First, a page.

New Orleans, Louisiana - A former U.S. Drug Enforcement Administration (DEA) special agent and a former DEA task force officer were convicted Tuesday by a federal jury in New Orleans, Louisiana, in connection with a long-running scheme to steal personal property and money from individuals who had been arrested.

After a seven-day trial, Chad A. Scott, 53, of Covington, Louisiana, was found guilty of conspiracy and conversion of property, and Rodney P. Gemar, 45, of Ponchatoula, Louisiana, was found guilty of conspiracy, conversation of property, and removal of property. U.S. District Judge Jane Triche Milazzo of the Eastern District of Louisiana, who presided over the trial, has scheduled sentencing for Dec. 4.

According to court documents and the evidence presented during trial, Scott and Gemar both engaged in a long-running scheme to steal personal property and money from arrestees. Specifically, between 2009 and 2016, Scott and Gemar stole the personal property of arrestees, including items like wallets, phones, and keys. Instead of logging these items into evidence or returning them to the owners, Scott and Gemar would store the property in their desks and later throw it out. Scott and Gemar also took money from the pockets of arrestees, pilfered money from the wallets of individuals whom they arrested, and skimmed money off of cash seizures made by the DEA. After a co-conspirator was arrested in January 2016, Scott and Gemar, along with another colleague named Karl Newman, destroyed the evidence of their crimes, in part by throwing the evidence into the swamps outside New Orleans. They also used approximately $4,800 in money stolen from arrestees to pay for an attorney for their arrested co-conspirator. 

“As law enforcement officers, Chad Scott and Rodney Gemar were entrusted with a special responsibility — to protect the the communities they served,” said Acting Assistant Attorney General Nicholas L. McQuaid of the Justice Department’s Criminal Division. “Instead of promoting justice, they violated the public trust to satisfy their own greed and to hurt individuals they arrested. This conviction sends a clear message to the public that law enforcement officers who corrupt their responsibilities will be held accountable.”       

“Scott and Gemar conspired to steal from the people they arrested, and in doing so, compromised cases and undermined the values they swore to uphold as federal law enforcement officers,” said Special Agent in Charge Douglas B. Bruce of the Justice Department’s Office of the Inspector General (DOJ OIG) Denver Field Office. “Justice was served. They have been held accountable for their corrupt actions.”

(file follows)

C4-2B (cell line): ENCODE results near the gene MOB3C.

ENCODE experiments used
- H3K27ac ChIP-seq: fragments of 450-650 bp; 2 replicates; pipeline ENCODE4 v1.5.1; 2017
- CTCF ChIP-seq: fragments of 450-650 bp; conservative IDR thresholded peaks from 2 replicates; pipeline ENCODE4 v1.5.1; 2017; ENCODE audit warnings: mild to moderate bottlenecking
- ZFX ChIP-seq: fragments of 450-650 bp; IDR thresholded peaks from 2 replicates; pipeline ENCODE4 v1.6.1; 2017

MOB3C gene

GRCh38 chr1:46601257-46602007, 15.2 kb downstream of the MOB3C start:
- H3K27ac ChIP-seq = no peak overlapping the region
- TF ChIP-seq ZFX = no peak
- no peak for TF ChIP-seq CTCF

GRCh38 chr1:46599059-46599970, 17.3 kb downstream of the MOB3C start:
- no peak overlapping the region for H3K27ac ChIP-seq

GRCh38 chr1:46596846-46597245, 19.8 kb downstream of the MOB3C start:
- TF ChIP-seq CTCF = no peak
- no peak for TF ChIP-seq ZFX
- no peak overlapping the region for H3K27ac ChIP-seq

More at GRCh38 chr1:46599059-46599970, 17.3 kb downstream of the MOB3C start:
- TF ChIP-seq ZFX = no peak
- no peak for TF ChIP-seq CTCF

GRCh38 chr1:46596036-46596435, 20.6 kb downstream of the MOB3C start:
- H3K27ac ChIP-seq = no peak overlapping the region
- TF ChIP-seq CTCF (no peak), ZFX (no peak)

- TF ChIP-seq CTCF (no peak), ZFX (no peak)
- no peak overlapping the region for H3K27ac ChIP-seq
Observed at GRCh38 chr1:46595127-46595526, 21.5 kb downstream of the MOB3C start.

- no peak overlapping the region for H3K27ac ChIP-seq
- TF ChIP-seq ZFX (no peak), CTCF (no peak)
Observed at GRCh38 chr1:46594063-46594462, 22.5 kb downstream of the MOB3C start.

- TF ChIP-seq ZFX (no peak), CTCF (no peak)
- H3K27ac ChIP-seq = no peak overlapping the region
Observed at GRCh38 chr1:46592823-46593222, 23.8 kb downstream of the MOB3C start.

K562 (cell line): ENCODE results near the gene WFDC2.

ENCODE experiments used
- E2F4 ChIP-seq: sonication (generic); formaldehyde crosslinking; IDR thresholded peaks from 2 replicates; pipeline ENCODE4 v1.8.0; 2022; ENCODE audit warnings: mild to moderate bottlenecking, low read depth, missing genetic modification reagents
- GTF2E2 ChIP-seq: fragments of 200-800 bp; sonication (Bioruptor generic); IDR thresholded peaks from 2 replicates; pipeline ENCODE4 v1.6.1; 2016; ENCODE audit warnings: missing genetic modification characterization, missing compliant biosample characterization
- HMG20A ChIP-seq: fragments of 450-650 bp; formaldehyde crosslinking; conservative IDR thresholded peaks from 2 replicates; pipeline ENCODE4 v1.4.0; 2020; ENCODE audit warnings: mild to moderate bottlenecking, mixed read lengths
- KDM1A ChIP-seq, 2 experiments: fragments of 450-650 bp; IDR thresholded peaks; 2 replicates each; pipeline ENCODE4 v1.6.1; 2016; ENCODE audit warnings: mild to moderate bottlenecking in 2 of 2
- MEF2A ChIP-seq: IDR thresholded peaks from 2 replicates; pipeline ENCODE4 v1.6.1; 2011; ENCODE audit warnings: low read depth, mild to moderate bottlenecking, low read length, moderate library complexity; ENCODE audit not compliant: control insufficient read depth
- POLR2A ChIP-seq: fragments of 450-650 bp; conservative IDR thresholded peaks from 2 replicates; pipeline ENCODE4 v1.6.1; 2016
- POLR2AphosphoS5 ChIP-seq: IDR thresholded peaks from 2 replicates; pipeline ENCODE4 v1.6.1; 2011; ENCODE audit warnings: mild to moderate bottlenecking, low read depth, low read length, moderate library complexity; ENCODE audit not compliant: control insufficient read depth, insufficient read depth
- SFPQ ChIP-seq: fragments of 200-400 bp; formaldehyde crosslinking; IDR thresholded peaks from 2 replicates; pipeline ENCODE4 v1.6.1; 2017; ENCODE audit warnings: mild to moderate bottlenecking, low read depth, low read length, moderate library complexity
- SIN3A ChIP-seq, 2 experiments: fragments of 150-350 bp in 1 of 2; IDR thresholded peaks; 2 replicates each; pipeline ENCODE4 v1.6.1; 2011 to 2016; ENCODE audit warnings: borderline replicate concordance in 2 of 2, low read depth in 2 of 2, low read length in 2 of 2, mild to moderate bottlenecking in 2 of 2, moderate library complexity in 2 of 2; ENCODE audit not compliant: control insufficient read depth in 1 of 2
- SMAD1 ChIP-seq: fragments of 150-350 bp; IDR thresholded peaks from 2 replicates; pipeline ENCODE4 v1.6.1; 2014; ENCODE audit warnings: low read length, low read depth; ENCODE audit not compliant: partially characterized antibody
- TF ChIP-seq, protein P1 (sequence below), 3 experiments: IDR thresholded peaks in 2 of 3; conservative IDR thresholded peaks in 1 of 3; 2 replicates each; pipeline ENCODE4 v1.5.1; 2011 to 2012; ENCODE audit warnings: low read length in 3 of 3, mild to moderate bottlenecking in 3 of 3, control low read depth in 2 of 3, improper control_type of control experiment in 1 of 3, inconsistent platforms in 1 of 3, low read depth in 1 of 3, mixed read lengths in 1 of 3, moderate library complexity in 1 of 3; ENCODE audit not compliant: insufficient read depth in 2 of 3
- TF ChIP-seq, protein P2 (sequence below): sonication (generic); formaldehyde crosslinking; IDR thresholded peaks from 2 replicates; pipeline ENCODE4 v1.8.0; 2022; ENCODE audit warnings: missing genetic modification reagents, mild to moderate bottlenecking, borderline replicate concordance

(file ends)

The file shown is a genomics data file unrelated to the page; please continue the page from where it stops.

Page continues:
"The convictions of Chad Scott and Rodney Gemar should send a clear message that law enforcement officers who tarnish their badge for their own personal gain are not above the law and will be held accountable," said FBI New Orleans Special Agent in Charge Douglas Williams Jr. "We thank our partners at DOJ, DEA-OPR, and DOJ-OIG for their strong partnership and unrelenting pursuit of justice." 

“The convictions of Chad Scott and Rodney Gemar send a clear message to the public that law enforcement officers will be held accountable when they violate the laws they were entrusted to uphold,” said DEA Chief Inspector Brian McKnight. “DEA appreciates the partnership of all law enforcement entities who collaborated to reach this outcome.”

Scott has been fired from the DEA. Gemar has been removed from the DEA task force.

Two other former Tangipahoa Parish Sheriff’s Office deputies who had been serving as DEA task force officers in New Orleans have pleaded guilty in this investigation. Karl Emmett Newman, 54, of Kentwood, Louisiana, pleaded guilty to unlawfully carrying a firearm in furtherance of an August 2015 robbery, which was disguised as the execution of a search warrant, as well as misappropriating money confiscated by the DEA during another search. Johnny Domingue, 32, of Maurepas, Louisiana, pleaded guilty to possession of cocaine and misappropriating money confiscated by the DEA.

This case was initially investigated by the Louisiana State Police and later investigated by the FBI’s New Orleans Field Division, DEA-OPR and DOJ-OIG. 

Assistant Deputy Chief Timothy Duree of the Criminal Division’s Fraud Section and Trial Attorney Charles Miracle of the Criminal Division’s Narcotic and Dangerous Drug Section are prosecuting the case.